Masuo’s way of thinking was reasonable, as it would save all parties involved a lot of time and energy. But Mr. Sato was slowly beginning to think that meeting Masuo was his destiny, and so he took the only measure he had left, sending this email.

Mr. Sato: “Thank you for your response, and for explaining that you live in Yamaguchi. As it just so happens, I have plans to travel there soon, so I would like to speak with you face-to-face at that time.”

This, too, was a lie, as Mr. Sato had no such travel plans. Still, his duplicity was once again effective, as Masuo agreed to meet with him at a restaurant in Yamaguchi at 9 in the morning on the agreed-upon date. Mr. Sato also exchanged phone numbers with him, just in case they ran into difficulties meeting up.

However, even if he took the earliest flight out of Tokyo’s Haneda airport, Mr. Sato could not arrive in time for a 9 a.m. meeting. So instead he flew out the day before, landing in Hiroshima Airport.

▼ At Haneda

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▼ Getting off the plane in Hiroshima

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From there, he rented a car and made the 90-minute drive through the dark, foggy mountains to his hotel in Yamaguchi.

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After a post-drive cup of tea, Mr. Sato lay down in the futon, cuddling his camera and looking forward to finally meeting Masuo the following day.

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But he was so excited that he woke up the next morning at 5:30, unable to sleep anymore. So instead he went for a stroll outside, where the day was dawning clear and bright, as if to celebrate his first meeting with Masuo.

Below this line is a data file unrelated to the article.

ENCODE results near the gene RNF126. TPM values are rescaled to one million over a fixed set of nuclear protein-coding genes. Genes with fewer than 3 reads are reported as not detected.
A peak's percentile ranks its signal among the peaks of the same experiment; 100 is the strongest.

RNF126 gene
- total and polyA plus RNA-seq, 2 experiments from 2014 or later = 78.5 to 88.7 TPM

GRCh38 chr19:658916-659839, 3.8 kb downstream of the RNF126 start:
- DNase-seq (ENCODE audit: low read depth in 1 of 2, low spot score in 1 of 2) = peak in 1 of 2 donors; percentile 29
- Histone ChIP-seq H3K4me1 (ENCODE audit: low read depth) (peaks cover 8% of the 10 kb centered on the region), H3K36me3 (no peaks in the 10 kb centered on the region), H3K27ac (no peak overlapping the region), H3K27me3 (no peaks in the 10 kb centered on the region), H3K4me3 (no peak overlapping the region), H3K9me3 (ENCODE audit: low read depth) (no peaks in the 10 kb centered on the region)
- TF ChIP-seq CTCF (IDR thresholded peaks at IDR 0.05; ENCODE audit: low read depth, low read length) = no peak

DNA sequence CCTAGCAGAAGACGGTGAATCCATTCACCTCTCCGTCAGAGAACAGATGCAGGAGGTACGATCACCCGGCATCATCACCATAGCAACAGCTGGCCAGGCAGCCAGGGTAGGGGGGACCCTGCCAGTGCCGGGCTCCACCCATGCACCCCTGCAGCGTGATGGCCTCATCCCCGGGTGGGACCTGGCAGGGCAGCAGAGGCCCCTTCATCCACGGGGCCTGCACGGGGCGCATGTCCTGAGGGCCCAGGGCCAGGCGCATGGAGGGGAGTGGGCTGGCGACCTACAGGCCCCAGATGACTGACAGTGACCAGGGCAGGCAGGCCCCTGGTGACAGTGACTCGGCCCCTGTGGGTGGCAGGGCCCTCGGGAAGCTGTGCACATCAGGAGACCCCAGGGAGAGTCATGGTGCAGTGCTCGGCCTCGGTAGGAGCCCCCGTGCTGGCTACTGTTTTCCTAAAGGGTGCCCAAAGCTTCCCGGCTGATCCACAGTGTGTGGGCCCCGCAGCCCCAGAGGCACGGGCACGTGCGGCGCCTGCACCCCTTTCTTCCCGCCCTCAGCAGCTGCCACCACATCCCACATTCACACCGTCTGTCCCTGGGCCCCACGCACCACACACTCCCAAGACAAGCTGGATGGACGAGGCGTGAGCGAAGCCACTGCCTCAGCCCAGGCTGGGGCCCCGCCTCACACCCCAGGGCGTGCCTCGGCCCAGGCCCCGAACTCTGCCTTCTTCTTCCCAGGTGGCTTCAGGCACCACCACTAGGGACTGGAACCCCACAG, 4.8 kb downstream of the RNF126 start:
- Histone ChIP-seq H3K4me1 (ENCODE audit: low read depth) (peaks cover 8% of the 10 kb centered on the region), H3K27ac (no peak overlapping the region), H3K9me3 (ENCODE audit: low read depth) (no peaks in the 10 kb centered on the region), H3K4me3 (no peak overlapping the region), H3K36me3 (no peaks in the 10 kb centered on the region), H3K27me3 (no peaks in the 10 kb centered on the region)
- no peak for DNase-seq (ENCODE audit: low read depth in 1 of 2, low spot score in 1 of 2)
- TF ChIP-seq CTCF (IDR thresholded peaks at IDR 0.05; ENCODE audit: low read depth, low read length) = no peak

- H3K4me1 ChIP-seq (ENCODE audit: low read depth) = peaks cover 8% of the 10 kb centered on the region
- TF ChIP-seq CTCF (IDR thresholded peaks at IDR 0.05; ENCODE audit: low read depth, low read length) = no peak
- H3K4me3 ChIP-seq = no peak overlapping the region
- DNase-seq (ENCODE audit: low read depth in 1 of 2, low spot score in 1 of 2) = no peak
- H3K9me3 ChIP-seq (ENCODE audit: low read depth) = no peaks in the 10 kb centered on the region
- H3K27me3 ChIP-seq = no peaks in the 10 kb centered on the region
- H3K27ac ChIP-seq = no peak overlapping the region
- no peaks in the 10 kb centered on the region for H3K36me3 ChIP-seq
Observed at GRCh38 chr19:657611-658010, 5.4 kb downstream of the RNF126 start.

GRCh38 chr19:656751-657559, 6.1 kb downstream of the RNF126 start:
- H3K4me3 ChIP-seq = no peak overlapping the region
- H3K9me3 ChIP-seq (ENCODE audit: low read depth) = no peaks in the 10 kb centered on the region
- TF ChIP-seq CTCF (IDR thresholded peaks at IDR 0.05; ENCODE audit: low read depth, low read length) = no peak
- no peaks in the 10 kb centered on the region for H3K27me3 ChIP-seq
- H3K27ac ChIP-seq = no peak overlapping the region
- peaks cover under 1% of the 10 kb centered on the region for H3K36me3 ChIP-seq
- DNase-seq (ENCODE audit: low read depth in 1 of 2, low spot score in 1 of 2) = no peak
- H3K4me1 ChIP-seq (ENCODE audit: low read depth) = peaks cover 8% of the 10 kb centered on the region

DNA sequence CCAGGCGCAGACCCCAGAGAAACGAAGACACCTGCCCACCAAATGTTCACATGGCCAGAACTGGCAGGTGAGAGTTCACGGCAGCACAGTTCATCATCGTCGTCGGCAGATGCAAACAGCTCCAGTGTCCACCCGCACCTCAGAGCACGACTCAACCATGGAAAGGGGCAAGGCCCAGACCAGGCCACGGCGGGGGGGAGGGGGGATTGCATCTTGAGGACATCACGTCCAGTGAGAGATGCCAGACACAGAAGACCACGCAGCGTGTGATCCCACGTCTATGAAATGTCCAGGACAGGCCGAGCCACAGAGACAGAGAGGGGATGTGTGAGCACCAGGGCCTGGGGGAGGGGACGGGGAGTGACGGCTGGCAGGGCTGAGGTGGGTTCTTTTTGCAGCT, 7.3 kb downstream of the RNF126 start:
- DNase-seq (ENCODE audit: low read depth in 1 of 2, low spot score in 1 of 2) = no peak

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Even the arches of Yamaguchi’s famous Kintai Bridge seemed to be a metaphor for the connection he was about to make with the video uploader.

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Figuring he’d show up a little early and wait in the restaurant, Mr. Sato hopped in his car.

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▼ Soon, Masuo. Soon…

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But when he pulled into the parking lot, he was shocked to see the restaurant didn’t open until 10!

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There was no one else in the parking lot, either. Had Mr. Sato come all this way only to get stood up?

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Pulling out his phone, he dialed the number Masuo had given him, and soon heard the voice of the man he’d come so far to meet. When Mr. Sato explained the situation, Masuo informed him that the restaurant they’d agreed to meet at (Joyful), actually has two branches in the city they were in, and he was waiting at the other one, which was already open.

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So it was back in the car for another 10-minute drive…

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…and when he got to the town’s other Joyful, Masuo was waiting out front for him!

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▼ In actuality, Masuo is not a crudely drawn comic book character, but we’ve decided to take this measure to protect his privacy.

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Masuo turned out to be a soft-spoken, normal-looking guy. He wasn’t covered in YouTube copy gang prison ink or anything. As a matter of fact, the first words out of his mouth upon seeing us were “I’m sorry.”